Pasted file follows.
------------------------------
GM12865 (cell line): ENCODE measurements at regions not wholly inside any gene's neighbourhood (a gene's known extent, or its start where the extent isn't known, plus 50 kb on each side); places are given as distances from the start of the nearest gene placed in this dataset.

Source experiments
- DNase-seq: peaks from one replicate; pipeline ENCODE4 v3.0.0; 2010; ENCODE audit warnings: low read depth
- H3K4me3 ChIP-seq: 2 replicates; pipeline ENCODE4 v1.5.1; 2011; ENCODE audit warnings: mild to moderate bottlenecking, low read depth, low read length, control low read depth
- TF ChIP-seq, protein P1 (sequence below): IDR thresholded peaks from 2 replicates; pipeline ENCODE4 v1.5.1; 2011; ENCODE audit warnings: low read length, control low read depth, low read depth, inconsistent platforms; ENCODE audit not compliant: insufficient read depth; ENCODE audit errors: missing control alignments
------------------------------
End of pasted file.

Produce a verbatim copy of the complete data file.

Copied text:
GM12865 (cell line): ENCODE measurements at regions not wholly inside any gene's neighbourhood (a gene's known extent, or its start where the extent isn't known, plus 50 kb on each side); places are given as distances from the start of the nearest gene placed in this dataset.

Source experiments
- DNase-seq: peaks from one replicate; pipeline ENCODE4 v3.0.0; 2010; ENCODE audit warnings: low read depth
- H3K4me3 ChIP-seq: 2 replicates; pipeline ENCODE4 v1.5.1; 2011; ENCODE audit warnings: mild to moderate bottlenecking, low read depth, low read length, control low read depth
- TF ChIP-seq, protein P1 (sequence below): IDR thresholded peaks from 2 replicates; pipeline ENCODE4 v1.5.1; 2011; ENCODE audit warnings: low read length, control low read depth, low read depth, inconsistent platforms; ENCODE audit not compliant: insufficient read depth; ENCODE audit errors: missing control alignments